Results from this study of an elderly, population-based cohort provide support for earlier investigations in primarily middle-aged populations that link the presence of MetS with the development of CVD and further underscore the importance of recognizing and treating its individual components, particularly high blood pressure.

Authors+Show Affiliations

Department of Epidemiology, University of North Carolina, Chapel Hill, North Carolina 27514, USA. am_mcneill@alumni.unc.eduNo affiliation info availableNo affiliation info availableNo affiliation info availableNo affiliation info availableNo affiliation info availableNo affiliation info availableNo affiliation info availableNo affiliation info available

Pub Type(s)

Journal Article
Research Support, N.I.H., Extramural

Language

eng

PubMed ID

16970637

Citation

McNeill, Ann Marie, et al. "Metabolic Syndrome and Cardiovascular Disease in Older People: the Cardiovascular Health Study." Journal of the American Geriatrics Society, vol. 54, no. 9, 2006, pp. 1317-24.
McNeill AM, Katz R, Girman CJ, et al. Metabolic syndrome and cardiovascular disease in older people: The cardiovascular health study. J Am Geriatr Soc. 2006;54(9):1317-24.
McNeill, A. M., Katz, R., Girman, C. J., Rosamond, W. D., Wagenknecht, L. E., Barzilay, J. I., ... Jackson, S. A. (2006). Metabolic syndrome and cardiovascular disease in older people: The cardiovascular health study. Journal of the American Geriatrics Society, 54(9), pp. 1317-24.
McNeill AM, et al. Metabolic Syndrome and Cardiovascular Disease in Older People: the Cardiovascular Health Study. J Am Geriatr Soc. 2006;54(9):1317-24. PubMed PMID: 16970637.
* Article titles in AMA citation format should be in sentence-case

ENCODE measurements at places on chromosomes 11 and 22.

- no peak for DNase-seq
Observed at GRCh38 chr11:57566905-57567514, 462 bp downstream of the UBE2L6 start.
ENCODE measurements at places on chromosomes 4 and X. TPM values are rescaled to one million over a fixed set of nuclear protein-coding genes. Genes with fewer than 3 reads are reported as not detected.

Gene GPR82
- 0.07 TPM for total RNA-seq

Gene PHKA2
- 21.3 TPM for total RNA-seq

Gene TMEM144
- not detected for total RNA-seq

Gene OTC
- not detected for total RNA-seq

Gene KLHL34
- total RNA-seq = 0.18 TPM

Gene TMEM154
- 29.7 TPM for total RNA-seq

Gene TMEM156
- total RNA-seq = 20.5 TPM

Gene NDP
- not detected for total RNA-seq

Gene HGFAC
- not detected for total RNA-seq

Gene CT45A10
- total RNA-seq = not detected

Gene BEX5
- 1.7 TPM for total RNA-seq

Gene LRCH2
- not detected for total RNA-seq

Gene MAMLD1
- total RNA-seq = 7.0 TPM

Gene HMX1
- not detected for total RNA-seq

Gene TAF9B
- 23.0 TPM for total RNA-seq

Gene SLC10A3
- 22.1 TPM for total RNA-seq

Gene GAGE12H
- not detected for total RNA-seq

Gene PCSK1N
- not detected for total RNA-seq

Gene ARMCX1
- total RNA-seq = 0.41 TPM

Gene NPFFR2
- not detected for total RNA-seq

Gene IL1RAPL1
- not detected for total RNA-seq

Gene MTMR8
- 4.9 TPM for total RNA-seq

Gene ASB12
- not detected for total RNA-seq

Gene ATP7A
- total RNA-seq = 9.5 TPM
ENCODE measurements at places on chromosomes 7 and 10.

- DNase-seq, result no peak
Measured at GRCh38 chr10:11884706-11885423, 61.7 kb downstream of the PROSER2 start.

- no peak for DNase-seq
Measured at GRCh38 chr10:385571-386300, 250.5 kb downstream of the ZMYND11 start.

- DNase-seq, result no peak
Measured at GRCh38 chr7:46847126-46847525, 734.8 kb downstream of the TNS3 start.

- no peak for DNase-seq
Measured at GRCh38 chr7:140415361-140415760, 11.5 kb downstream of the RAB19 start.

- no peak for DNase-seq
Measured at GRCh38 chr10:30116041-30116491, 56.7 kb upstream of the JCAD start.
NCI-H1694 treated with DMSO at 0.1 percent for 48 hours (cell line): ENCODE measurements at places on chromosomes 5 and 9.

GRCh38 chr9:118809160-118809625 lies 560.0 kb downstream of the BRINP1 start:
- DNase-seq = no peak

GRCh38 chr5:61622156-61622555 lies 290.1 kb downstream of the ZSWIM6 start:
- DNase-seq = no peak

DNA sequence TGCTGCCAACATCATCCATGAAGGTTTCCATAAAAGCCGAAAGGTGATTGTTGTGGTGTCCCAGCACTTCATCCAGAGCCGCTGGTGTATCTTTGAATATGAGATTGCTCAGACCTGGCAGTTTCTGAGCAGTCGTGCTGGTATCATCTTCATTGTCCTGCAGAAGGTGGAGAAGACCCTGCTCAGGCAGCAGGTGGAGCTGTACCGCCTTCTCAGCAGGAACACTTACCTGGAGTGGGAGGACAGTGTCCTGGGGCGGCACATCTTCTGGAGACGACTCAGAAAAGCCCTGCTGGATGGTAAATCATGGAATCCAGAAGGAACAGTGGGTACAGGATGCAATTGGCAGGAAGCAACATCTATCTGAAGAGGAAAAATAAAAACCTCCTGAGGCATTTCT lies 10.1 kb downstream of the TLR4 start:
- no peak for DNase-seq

TY - JOUR T1 - Metabolic syndrome and cardiovascular disease in older people: The cardiovascular health study. AU - McNeill,Ann Marie, AU - Katz,Ronit, AU - Girman,Cynthia J, AU - Rosamond,Wayne D, AU - Wagenknecht,Lynne E, AU - Barzilay,Joshua I, AU - Tracy,Russell P, AU - Savage,Peter J, AU - Jackson,Sharon A, PY - 2006/9/15/pubmed PY - 2006/10/21/medline PY - 2006/9/15/entrez SP - 1317 EP - 24 JF - Journal of the American Geriatrics Society JO - J Am Geriatr Soc VL - 54 IS - 9 N2 - OBJECTIVES: To assess the prospective association between metabolic syndrome (MetS) and cardiovascular disease (CVD) in older people and to evaluate the effect of lowering the threshold for impaired fasting glucose (IFG) on the prevalence of IFG and MetS and the risk of CVD. DESIGN: Prospective cohort study. SETTING: Four field centers in U.S. communities. PARTICIPANTS: Three thousand five hundred eighty-five subjects in the Cardiovascular Health Study free of diabetes mellitus and CVD at baseline (mean age 72, 62% female, 14% black). MEASUREMENTS: Baseline measures of MetS components and adjudicated incident CVD events. MetS (2001) was defined first using the original criteria from the Third Adult Treatment Panel Report of the National Cholesterol Education Program (> or =3 of the following: large waist circumference (women >88 cm, men >102 cm), elevated triglycerides (> or =1.70 mmol/L), low high-density lipoprotein cholesterol (men <1.04 mmol/L, women <1.30 mmol/L), elevated fasting glucose (6.1-6.9 mmol/L), and high blood pressure (> or =130/85 mmHg or self-reported use of medications for hypertension). Subjects were also classified according to the revised definition of the MetS (2005) that applies the lower threshold for fasting glucose (5.6-6.9 mmol/L). RESULTS: During follow-up (median 11 years), 818 coronary heart disease (CHD), 401 stroke, and 554 congestive heart failure (CHF) events occurred. Age- and race-adjusted hazard ratios (HRs) for CHD, stroke, and CHF were 1.30 (95% confidence interval (CI) = 1.07-1.57), 0.94 (95% CI = 0.73-1.21), and 1.40 (95% CI = 1.12-1.76) for women and 1.35 (95% CI = 1.10-1.66), 1.51 (95% CI = 1.08-2.12), and 1.47 (95% CI = 1.14-1.90) for men, respectively. Overall, women and men with MetS (2005) were 20% to 30% more likely to experience any CVD event than subjects without MetS (2005). Using the lower cut-point for IFG resulted in a near tripling in IFG prevalence (16% to 46%) and an additional 9% classified with MetS (2005) but HRs similar to those estimated from the original MetS (2001) criteria. High blood pressure was the component most strongly associated with incident CHD. CONCLUSION: Results from this study of an elderly, population-based cohort provide support for earlier investigations in primarily middle-aged populations that link the presence of MetS with the development of CVD and further underscore the importance of recognizing and treating its individual components, particularly high blood pressure. SN - 0002-8614 UR - https://www.unboundmedicine.com/medline/citation/16970637/Metabolic_syndrome_and_cardiovascular_disease_in_older_people:_The_cardiovascular_health_study_ L2 - https://doi.org/10.1111/j.1532-5415.2006.00862.x DB - PRIME DP - Unbound Medicine ER -